Keyboard shortcuts are an invaluable tool in a producer's workflow. It may just seem like a minor convenience to not have to dive through menus, but the minutes saved over time will truly add up over your career. Furthermore, shortcuts make it easier to stay in the rhythm of songwriting by keeping the pace up in between actions. Ableton provides a full list of Live's shortcuts online, but we thought it'd be a good idea to give you some essential starters to commit to memory before tackling the huge list.
Precision Control: ⌘ + Drag (Mac) | CTRL + Drag (PC)
Using this shortcut allows you to make more precise movements when adjusting parameters and moving clips around. This is really useful when working with devices with resonance or distortion, as you can increase the amount safely while honing in on your sound.
The "0" key deactivates almost anything in Live. Click a clip in arrangement view and hit 0, and it deactivates, preventing the clip from playback during your song. Clicking on a track header and tapping 0 will mute the channel. Doing the same on an effect or plugin will toggle the plugin off. Auditioning sections of your song with different elements deactivated is a crucial step when finalizing your arrangement. You'd be surprised how often things are pushed forward by turning something off
Half/Double Loop Size: ⌘ + ↓ or ⌘ + ↑ (Mac) | CTRL + ↓ or CTRL + ↑ (PC)
Clicking on a loop brace and typing this shortcut will either cut the size of the loop in half, or double it. This works in arrangement view when looping a whole section of your song as well as in clip view, when looping a part of a clip.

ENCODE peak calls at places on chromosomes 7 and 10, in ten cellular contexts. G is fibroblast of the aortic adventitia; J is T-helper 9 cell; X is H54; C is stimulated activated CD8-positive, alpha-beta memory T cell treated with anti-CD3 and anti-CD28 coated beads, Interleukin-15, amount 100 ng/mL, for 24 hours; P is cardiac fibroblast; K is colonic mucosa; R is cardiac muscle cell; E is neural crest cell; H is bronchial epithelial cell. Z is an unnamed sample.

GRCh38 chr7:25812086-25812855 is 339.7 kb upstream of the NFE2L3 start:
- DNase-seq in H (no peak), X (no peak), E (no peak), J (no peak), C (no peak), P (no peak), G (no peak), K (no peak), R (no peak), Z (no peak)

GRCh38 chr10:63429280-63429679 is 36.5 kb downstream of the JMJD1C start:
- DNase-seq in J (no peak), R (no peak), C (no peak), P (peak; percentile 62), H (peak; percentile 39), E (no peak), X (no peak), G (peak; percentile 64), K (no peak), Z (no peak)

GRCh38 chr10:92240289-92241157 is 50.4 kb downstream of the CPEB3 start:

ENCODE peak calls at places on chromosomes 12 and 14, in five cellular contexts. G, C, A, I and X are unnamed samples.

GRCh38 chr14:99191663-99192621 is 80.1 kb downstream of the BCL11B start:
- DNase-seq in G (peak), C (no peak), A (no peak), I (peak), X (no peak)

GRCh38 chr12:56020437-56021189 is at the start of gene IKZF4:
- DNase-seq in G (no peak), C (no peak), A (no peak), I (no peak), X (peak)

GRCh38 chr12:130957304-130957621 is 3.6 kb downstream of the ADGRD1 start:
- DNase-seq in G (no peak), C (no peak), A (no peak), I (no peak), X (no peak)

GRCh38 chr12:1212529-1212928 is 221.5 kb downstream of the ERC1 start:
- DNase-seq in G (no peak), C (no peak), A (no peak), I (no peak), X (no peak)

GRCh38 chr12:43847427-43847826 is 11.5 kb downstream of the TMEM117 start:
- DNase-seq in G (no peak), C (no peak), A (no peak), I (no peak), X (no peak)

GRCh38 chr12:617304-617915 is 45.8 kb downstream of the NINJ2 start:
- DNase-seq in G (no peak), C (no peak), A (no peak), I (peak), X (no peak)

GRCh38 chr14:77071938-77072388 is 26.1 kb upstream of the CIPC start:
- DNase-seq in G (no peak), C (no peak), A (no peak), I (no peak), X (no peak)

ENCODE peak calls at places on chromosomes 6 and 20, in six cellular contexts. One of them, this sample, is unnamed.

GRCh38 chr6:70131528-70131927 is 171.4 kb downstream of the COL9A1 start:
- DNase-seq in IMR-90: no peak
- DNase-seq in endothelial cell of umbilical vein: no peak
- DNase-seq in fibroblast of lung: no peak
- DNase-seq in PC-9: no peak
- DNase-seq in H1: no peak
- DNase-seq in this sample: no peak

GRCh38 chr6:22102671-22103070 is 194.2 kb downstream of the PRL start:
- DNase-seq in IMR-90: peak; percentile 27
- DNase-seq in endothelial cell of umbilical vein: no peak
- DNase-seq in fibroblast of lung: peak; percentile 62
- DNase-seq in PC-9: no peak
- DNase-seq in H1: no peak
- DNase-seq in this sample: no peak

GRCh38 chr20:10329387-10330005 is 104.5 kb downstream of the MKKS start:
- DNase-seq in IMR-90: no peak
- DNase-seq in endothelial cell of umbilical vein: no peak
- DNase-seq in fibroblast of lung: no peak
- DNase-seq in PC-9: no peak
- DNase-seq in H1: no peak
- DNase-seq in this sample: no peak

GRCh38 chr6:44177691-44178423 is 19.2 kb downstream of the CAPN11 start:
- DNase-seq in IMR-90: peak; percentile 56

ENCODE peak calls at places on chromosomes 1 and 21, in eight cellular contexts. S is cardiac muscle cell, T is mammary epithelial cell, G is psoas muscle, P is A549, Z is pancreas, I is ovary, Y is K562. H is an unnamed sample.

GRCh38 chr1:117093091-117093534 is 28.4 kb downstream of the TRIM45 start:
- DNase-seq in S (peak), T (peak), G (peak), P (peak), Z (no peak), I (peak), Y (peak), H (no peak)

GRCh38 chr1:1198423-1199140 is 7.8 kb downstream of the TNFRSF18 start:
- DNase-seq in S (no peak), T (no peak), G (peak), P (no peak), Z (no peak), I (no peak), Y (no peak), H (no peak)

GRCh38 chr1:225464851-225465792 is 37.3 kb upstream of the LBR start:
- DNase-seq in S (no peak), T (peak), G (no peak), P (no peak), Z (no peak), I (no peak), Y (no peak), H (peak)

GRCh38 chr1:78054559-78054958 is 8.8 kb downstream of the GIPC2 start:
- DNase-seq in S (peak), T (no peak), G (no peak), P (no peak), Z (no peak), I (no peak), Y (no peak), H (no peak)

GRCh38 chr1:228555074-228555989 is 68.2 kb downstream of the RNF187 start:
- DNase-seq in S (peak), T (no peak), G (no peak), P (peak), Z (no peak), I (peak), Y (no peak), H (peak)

Play from Stop Point Instead of Track Origin: Shift + Space
Normally when you hit the space bar to stop playback in arrangement view, pressing the spacebar again will return the cursor to the beginning of the song. Click Shift + Space when restarting to resume playback from exactly where you stopped the cursor, useful for writing and overdubbing.
Consolidate: ⌘ + J (Mac) | CTRL + J (PC)
Highlight two or more midi clips in arrangement view and use this shortcut to consolidate them into one clip. This makes it easy to apply quantization or to transpose large sections. Doing the same to audio clips combines them into a single new file. If your session has multiple small audio clips on a single track, vocal comps for example, consolidating can save some computer strain as your machine will have to access less files simultaneously.
What are some of your favorite shortcuts? Respond in the comments